I'm currently working on an automated way of getting availability stats into a Confluence page (basically my article from 2010 How to create automatic PDF from Nagios Availabilty Reports? but more advanced).
The idea is, so far, to run on the 1st of the month and get the statistics from the previous month (lastmonth). While doing some tests, I came across this:
Thu Mar 29 14:00:48 CEST 2018
root@monitoring:~# date -d "1 month ago"
Thu Mar 1 13:00:54 CET 2018
Can you see it? Today is March 29th but the command "date" thinks a month ago was the 1st of March. That's definitely not correct. Without having checked the man page for details, I assume that "1 month ago" is an alias for "4 weeks ago":
root@monitoring:~# date -d "4 weeks ago"
Thu Mar 1 13:03:00 CET 2018
This can be verified manually by checking the calendar:
Su Mo Tu We Th Fr Sa
1 2 3
4 5 6 7 8 9 10
11 12 13 14 15 16 17
18 19 20 21 22 23 24
25 26 27 28 29 30 31
Take the 29th, move up the cursor 4 times and there you arrive on the 1st of March.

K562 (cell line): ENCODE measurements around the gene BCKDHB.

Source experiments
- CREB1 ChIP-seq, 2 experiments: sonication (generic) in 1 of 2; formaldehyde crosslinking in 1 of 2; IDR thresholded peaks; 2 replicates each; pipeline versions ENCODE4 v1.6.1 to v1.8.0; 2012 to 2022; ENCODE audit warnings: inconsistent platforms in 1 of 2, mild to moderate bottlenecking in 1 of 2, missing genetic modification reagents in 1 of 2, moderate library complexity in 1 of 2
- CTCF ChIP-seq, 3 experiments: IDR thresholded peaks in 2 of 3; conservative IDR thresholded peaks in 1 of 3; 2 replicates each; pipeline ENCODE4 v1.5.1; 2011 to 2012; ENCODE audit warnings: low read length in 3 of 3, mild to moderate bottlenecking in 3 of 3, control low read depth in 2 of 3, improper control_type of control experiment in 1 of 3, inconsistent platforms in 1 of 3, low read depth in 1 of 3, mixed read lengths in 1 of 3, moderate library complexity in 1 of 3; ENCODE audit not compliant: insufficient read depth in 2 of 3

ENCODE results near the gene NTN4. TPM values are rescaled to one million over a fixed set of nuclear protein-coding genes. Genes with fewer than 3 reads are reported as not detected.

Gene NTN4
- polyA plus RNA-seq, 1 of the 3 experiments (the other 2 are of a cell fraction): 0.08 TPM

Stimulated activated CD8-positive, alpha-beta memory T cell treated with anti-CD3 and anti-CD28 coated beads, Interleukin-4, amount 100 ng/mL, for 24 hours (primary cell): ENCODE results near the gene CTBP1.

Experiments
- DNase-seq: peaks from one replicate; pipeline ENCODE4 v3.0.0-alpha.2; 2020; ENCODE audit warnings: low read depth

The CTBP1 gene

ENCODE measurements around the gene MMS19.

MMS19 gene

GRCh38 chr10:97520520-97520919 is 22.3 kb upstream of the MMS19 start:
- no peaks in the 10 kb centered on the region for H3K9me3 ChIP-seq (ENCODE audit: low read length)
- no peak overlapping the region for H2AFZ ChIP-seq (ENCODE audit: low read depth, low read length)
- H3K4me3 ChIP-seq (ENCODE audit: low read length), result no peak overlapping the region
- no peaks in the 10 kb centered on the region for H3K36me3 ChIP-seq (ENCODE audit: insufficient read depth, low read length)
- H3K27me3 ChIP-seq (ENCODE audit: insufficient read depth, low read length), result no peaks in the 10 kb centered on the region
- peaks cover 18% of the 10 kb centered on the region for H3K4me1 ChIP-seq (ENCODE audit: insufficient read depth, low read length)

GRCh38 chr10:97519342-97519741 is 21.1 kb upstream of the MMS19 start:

Of course I'm not the first one this happens to. I came across a Stackexchange article where the second response mentions dateadd from the "dateutils".
Note: Interestingly the OP selected the first answer "The usual wisdom is use the 15 of this month. Then subtract 1 month" as solution. Which to me is just another workaround, not a real fix.
dateutils can be installed in all major distributions as it has a dedicated package:
root@monitoring:~# apt-get install dateutils
Let's try this newly installed command (dateutils.dadd):
root@monitoring:~# dateutils.dadd today -1mo
root@monitoring:~# dateutils.dadd today -1mo -f '%Y%m'
That looks much better (and correct)!